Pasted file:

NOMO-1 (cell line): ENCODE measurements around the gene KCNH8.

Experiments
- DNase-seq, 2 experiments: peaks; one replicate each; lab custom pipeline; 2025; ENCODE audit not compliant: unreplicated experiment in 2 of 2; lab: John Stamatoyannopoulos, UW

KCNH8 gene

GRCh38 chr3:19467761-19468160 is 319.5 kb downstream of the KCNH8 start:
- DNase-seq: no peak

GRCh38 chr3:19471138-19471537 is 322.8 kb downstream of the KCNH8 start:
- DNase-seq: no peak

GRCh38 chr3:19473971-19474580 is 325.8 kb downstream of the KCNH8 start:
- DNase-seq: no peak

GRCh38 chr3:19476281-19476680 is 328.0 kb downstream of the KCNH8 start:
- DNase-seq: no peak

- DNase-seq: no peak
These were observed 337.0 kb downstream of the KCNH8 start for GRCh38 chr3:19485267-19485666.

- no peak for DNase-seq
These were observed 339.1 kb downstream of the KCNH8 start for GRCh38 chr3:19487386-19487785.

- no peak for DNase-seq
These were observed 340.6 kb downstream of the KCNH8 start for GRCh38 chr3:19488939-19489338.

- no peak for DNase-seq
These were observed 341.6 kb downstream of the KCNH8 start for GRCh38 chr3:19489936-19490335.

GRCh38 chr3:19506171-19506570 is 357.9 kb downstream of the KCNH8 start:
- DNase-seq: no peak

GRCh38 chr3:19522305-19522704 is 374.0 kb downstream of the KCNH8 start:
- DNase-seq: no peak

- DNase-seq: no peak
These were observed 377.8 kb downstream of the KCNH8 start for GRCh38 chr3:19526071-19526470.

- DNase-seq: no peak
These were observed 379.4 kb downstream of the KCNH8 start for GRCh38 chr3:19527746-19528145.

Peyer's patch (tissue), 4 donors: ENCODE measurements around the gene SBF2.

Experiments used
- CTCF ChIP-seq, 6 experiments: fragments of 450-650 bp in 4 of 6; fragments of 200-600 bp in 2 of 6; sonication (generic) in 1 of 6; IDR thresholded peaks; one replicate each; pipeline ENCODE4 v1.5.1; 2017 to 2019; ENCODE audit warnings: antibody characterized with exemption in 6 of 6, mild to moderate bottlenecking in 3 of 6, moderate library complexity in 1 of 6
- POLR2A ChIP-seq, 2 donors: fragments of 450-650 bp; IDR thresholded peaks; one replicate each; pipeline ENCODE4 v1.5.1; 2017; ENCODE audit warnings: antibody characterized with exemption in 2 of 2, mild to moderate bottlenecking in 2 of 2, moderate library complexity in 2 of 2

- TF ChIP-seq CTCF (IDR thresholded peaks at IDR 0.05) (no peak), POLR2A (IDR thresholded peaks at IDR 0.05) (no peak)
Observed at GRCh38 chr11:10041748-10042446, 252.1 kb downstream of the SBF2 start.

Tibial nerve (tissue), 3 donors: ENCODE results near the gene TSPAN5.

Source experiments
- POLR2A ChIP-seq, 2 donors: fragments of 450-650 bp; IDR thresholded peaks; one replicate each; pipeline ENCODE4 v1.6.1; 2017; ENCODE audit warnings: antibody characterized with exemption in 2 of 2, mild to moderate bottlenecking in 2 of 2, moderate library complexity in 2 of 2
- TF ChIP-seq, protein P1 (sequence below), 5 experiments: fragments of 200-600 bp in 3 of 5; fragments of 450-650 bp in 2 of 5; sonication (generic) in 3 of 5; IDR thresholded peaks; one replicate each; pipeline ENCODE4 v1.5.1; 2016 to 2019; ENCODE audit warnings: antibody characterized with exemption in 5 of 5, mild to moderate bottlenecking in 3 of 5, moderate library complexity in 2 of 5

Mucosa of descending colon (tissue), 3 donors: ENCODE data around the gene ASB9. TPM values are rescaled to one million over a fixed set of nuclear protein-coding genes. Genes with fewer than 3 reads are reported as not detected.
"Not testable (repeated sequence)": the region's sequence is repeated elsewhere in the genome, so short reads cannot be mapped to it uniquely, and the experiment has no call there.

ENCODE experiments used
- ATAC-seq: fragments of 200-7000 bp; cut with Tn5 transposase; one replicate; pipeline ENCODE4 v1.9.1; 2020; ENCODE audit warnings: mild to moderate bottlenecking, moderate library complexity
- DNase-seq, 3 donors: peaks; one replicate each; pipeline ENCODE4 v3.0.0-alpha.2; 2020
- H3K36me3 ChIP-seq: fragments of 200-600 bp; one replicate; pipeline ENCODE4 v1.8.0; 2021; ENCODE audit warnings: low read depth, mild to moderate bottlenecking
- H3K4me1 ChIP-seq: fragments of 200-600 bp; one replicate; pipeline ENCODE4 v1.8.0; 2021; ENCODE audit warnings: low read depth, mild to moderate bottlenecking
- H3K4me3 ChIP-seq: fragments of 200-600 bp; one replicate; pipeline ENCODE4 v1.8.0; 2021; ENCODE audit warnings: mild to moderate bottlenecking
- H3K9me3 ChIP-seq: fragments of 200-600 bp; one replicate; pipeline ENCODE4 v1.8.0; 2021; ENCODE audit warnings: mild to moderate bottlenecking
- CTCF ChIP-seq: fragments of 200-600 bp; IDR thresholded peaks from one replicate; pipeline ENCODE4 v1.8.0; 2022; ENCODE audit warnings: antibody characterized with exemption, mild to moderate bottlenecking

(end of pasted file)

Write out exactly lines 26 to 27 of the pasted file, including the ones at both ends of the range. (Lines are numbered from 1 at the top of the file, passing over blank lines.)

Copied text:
These were observed 377.8 kb downstream of the KCNH8 start for GRCh38 chr3:19526071-19526470.

- DNase-seq: no peak